Mt. Cuba Center is a non-profit botanical garden located in Hockessin Delaware. Originally a private garden, the transition to a public garden began in 2002, also the first year in which native plant trials were started. Over the years, many native plants have been tested, with Carex being the most genus to be reviewed. 70 different types of Carex were evaluated, and we have a number of the highest ranking species at Planters’ Choice.
No surprise, Carex pensylvanica, Pennsylvania Sedge (pictured), is one of the top performers. It performs well in both sun and shade, forming a green carpet that acts as living mulch among taller perennials, helping to cover the ground and suppress weeds. It is one of the best plants for dry shade. Maximum height is a little over one foot, while a single plant will spread to cover an area four feet in diameter in about four years. For those looking for a lawn replacement, the Mt. Cuba trials included mowing! Carex pensylvanica performed well in a season-long mowing test, with bi-weekly trims to a height of four inches. The plants in this trial did not receive any supplemental water or fertilization and maintained their green and lush appearance. Looks like a good alternative for a traditional lawn for shade.
Another top performer is Carex plantaginea, Plantain Leaf Sedge. A star performer in shade, it did not do well in sun. The foliage is broad and heavily textured, and nearly evergreen. The tips may dry out by the end of winter, so a site protected from winter sun is recommended. The foliage grows slowly, so should not be cut back hard at the end of winter. It blooms early, with dark, spear-like flowering stems emerging during March. The flowers work well with spring ephemerals in a woodland garden, as the plants prefer the same rich, moist soil. This variety is not a mowed lawn alternative. In addition to not thriving in sun, the slow growth rate of the leaves and clumping habit do not look good after a mowing. Plant height is one foot, and clumps grow to two feet wide.
There is a sedge for every environment in the garden, even the waterlogged spots. Carex stricta, Tussock Sedge, performs best in full sun, while doing well in shade. It can be found as tiny hummocks in standing water, and is also able to withstand short periods of drought. This sedge is deciduous, sending up silvery slivers of new growth in the spring. Flowers emerge shortly after, with inflorescences of white and brown. The leaves are deep green throughout the growing season. No surprise, this variety did not do well in the mowing trial. Also of note, it is used by the endangered bog turtle as a nesting site. It is well-suited for wet, open meadows and rain gardens.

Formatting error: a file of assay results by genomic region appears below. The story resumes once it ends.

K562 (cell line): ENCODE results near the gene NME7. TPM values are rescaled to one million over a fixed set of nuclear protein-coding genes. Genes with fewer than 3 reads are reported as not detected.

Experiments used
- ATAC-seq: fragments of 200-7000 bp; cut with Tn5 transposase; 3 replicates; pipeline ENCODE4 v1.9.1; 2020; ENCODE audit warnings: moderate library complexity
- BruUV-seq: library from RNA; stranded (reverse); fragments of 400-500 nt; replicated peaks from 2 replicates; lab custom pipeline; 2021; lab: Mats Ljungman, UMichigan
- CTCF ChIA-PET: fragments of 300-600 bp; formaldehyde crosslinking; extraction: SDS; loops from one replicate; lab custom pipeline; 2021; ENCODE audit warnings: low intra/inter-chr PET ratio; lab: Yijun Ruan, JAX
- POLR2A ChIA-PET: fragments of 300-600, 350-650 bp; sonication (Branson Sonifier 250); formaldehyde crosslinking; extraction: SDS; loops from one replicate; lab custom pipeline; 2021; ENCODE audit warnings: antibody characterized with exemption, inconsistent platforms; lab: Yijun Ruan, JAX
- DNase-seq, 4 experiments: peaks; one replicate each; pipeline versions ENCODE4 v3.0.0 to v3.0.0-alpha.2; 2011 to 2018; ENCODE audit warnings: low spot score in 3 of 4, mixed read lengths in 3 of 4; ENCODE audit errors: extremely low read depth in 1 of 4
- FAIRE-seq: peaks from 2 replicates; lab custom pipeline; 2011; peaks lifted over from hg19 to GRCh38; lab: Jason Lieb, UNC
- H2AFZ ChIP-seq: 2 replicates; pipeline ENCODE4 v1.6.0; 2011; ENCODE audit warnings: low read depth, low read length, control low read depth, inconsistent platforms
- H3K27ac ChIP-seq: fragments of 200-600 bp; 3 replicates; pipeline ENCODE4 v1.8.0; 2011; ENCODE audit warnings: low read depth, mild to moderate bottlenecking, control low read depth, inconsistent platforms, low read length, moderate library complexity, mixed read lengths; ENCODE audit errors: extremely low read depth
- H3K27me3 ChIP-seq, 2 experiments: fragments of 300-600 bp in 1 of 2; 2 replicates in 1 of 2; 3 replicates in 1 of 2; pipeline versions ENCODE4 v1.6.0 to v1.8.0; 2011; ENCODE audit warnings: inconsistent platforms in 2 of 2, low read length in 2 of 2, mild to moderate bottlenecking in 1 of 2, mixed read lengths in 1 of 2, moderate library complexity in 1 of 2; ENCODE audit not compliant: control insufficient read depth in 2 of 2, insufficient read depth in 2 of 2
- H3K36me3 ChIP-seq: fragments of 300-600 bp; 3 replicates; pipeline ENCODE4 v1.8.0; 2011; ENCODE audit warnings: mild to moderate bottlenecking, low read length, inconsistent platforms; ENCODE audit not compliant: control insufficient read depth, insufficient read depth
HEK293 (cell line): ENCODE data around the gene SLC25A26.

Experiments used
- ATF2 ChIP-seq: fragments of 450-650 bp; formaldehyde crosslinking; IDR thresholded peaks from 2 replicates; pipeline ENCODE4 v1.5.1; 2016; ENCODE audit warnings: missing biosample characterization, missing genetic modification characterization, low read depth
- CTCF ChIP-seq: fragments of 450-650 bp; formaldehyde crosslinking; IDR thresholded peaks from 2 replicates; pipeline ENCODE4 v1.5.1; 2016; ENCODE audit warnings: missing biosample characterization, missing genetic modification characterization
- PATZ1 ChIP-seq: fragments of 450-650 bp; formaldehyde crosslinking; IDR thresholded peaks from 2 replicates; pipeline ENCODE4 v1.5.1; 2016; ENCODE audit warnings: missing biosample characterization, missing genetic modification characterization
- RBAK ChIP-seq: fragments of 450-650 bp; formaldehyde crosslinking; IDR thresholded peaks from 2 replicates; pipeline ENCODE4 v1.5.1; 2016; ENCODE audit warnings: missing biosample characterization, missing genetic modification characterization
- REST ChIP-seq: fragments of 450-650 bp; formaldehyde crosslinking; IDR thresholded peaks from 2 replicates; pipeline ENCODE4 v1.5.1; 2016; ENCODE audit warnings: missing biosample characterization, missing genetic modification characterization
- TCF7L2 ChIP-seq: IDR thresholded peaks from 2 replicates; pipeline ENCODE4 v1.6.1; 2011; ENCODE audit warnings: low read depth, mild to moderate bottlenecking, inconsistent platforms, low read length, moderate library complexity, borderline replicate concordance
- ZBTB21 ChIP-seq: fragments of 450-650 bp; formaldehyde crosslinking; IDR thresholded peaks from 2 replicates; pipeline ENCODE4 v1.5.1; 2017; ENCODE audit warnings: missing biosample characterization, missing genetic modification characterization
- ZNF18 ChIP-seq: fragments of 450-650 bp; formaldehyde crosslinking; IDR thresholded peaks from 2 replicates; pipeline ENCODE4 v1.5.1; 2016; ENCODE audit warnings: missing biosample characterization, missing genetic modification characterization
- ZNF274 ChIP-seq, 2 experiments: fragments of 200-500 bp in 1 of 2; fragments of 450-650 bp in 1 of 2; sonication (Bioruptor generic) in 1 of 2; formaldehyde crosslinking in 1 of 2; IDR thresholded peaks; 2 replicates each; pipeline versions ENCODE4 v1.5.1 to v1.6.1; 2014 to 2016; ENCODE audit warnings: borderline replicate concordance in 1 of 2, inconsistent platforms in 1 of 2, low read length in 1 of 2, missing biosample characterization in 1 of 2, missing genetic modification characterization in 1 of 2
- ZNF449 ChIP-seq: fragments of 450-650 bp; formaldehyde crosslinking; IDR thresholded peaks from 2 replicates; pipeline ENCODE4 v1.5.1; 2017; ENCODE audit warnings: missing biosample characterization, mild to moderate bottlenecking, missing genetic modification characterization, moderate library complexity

A strong performer for both sun and shade, Carex amphibola, Eastern narrow-leaved sedge, is best suited for average to wet soils. This species forms a fountain-shaped mound of shiny, dark green foliage. Green scaly flowers spikes bloom in late spring, and the resulting seeds are eaten by turtles. The foliage droops a bit after flowering, but will revive with new growth shortly after. Mature size is 17” tall, and 32” wide. C. amphibola is deer (and other herbivore) resistant, but not drought resistant. This variety did okay in the mowing trial, so is a possible lawn substitute in a shady, moist area.
Carex appalachica, Appalachian Sedge, resembles Carex pensylvanica in foliage and overall dimensions, though is clump forming rather than spreading, and needs drier conditions. Foliage is a rich, green color, narrow and about one foot long. It does not do well in overly moist soil, so be sure to site in a well-drained area. It prefers a well-drained slope, and is well-behaved when interplanted with other woodland plants. It will spread to form a colony, so can be used as a ground cover for soil stabilization and erosion control. Flowers bloom in May, and are inconspicuous, but provide nectar to insects and seed to birds and turtles.